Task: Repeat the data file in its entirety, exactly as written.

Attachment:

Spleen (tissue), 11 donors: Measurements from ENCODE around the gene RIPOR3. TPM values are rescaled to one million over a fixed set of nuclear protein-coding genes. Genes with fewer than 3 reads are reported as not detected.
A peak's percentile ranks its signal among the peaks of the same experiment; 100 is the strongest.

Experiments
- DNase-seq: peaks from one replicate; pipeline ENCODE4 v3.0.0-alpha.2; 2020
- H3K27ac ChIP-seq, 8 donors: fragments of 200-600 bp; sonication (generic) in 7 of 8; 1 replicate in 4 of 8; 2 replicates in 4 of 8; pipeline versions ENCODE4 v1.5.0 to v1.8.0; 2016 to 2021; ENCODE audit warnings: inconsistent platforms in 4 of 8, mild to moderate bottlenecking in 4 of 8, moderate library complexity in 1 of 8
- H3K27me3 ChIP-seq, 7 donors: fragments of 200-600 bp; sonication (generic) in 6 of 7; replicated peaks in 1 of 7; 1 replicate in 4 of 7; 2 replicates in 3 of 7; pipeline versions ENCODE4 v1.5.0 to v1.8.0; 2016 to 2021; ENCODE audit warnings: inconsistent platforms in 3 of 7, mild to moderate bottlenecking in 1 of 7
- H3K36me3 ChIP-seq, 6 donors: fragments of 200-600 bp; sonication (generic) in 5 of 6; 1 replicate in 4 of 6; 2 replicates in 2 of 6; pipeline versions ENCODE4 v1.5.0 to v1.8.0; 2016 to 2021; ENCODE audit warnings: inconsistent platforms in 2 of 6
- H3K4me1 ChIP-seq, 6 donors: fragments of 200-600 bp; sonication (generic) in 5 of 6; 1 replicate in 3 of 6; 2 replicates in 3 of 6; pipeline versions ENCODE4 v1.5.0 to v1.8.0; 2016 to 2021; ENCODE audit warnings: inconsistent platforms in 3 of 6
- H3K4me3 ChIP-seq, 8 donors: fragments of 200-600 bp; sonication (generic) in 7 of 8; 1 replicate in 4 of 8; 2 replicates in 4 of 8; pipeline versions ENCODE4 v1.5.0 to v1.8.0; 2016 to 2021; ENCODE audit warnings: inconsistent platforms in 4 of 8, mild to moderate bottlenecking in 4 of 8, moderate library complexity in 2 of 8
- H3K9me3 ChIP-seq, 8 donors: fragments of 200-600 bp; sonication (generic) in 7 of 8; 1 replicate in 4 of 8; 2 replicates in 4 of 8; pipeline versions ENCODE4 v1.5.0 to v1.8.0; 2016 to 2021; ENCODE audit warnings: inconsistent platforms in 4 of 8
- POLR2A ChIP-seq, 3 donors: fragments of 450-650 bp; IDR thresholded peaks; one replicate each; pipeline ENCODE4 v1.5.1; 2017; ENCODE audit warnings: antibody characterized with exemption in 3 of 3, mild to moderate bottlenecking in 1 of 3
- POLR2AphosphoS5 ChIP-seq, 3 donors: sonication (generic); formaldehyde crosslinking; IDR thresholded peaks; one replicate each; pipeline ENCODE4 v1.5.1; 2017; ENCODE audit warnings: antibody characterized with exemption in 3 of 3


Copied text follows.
Spleen (tissue), 11 donors: Measurements from ENCODE around the gene RIPOR3. TPM values are rescaled to one million over a fixed set of nuclear protein-coding genes. Genes with fewer than 3 reads are reported as not detected.
A peak's percentile ranks its signal among the peaks of the same experiment; 100 is the strongest.

Experiments
- DNase-seq: peaks from one replicate; pipeline ENCODE4 v3.0.0-alpha.2; 2020
- H3K27ac ChIP-seq, 8 donors: fragments of 200-600 bp; sonication (generic) in 7 of 8; 1 replicate in 4 of 8; 2 replicates in 4 of 8; pipeline versions ENCODE4 v1.5.0 to v1.8.0; 2016 to 2021; ENCODE audit warnings: inconsistent platforms in 4 of 8, mild to moderate bottlenecking in 4 of 8, moderate library complexity in 1 of 8
- H3K27me3 ChIP-seq, 7 donors: fragments of 200-600 bp; sonication (generic) in 6 of 7; replicated peaks in 1 of 7; 1 replicate in 4 of 7; 2 replicates in 3 of 7; pipeline versions ENCODE4 v1.5.0 to v1.8.0; 2016 to 2021; ENCODE audit warnings: inconsistent platforms in 3 of 7, mild to moderate bottlenecking in 1 of 7
- H3K36me3 ChIP-seq, 6 donors: fragments of 200-600 bp; sonication (generic) in 5 of 6; 1 replicate in 4 of 6; 2 replicates in 2 of 6; pipeline versions ENCODE4 v1.5.0 to v1.8.0; 2016 to 2021; ENCODE audit warnings: inconsistent platforms in 2 of 6
- H3K4me1 ChIP-seq, 6 donors: fragments of 200-600 bp; sonication (generic) in 5 of 6; 1 replicate in 3 of 6; 2 replicates in 3 of 6; pipeline versions ENCODE4 v1.5.0 to v1.8.0; 2016 to 2021; ENCODE audit warnings: inconsistent platforms in 3 of 6
- H3K4me3 ChIP-seq, 8 donors: fragments of 200-600 bp; sonication (generic) in 7 of 8; 1 replicate in 4 of 8; 2 replicates in 4 of 8; pipeline versions ENCODE4 v1.5.0 to v1.8.0; 2016 to 2021; ENCODE audit warnings: inconsistent platforms in 4 of 8, mild to moderate bottlenecking in 4 of 8, moderate library complexity in 2 of 8
- H3K9me3 ChIP-seq, 8 donors: fragments of 200-600 bp; sonication (generic) in 7 of 8; 1 replicate in 4 of 8; 2 replicates in 4 of 8; pipeline versions ENCODE4 v1.5.0 to v1.8.0; 2016 to 2021; ENCODE audit warnings: inconsistent platforms in 4 of 8
- POLR2A ChIP-seq, 3 donors: fragments of 450-650 bp; IDR thresholded peaks; one replicate each; pipeline ENCODE4 v1.5.1; 2017; ENCODE audit warnings: antibody characterized with exemption in 3 of 3, mild to moderate bottlenecking in 1 of 3
- POLR2AphosphoS5 ChIP-seq, 3 donors: sonication (generic); formaldehyde crosslinking; IDR thresholded peaks; one replicate each; pipeline ENCODE4 v1.5.1; 2017; ENCODE audit warnings: antibody characterized with exemption in 3 of 3